Is a deed of trust legally binding?

This deed, also known as a declaration of trust, is a legally binding document drawn up to protect the financial interests and investments in jointly owned properties. It is important to ensure that it has been correctly and legally drawn up, reflecting the investments and intentions of all parties, to avoid any future confusion or dispute in the event of a property sale or a relationship breakdown.

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How do I obtain one?

All parties need to agree to this document being drawn up to protect everyone’s investments. Because it is a legally binding document with huge implications for all parties, it is important to have one drawn up by experts such as solicitors or experienced conveyancers with deed of trust expertise. You can shop around for the most competitive price, but it is important to make sure you have it drawn up by an experienced firm. Solicitors or conveyancing firms usually retain your document on file for about six years, but it is advised that you keep your copy in a safe place.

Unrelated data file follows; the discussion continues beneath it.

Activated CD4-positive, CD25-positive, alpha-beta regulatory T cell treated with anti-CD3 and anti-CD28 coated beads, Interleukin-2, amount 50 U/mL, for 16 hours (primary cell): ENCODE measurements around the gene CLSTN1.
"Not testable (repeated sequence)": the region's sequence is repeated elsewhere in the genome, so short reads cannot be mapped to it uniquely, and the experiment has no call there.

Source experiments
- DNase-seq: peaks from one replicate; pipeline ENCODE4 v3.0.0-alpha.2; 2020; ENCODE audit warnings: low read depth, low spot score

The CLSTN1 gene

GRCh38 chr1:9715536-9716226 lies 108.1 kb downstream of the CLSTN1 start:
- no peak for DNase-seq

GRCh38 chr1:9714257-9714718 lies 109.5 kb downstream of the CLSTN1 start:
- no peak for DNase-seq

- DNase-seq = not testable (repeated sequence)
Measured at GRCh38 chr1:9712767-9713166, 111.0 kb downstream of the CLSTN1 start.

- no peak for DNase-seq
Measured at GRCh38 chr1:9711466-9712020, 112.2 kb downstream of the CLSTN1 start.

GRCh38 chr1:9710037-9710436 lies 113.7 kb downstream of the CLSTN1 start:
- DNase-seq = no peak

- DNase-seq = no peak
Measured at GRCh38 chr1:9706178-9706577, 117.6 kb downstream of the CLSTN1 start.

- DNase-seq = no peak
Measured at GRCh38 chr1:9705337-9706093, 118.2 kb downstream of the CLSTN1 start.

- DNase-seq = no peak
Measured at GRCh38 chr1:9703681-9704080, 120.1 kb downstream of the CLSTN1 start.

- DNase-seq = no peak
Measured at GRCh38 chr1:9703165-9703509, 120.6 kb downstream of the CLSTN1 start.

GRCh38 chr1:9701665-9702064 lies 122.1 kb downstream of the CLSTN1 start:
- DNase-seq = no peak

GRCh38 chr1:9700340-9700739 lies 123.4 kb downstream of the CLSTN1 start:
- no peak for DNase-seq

What if it is not honoured?

This deed might not be honoured, such as in a dispute after a sale, following a relationship breakdown, or when one party contests the legality of the document. In this case, it is recommended that you go to an alternative solicitor or conveyancing firm than the one who originally drew up the document as it would be a conflict of interest. Your new representative will write to the other party or parties to explain the legally binding nature of the document. They can also outline to the other parties how much they should expect to receive in the event of a property being sold and the proceeds divided.

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The benefits of arranging such a document are self-explanatory. As time passes, the amounts of investments and payments made in the lifetime of a property can be lost, misunderstood or forgotten. Using such a deed will, along with original mortgage documents, protect the interests of everyone, particularly when contributing a financial investment into a property that might have increased in value over the years.

Obtaining such legally binding protection at the outset of purchasing a property will reassure all parties involved that their money is protected and remove any concerns about the future of their investments.

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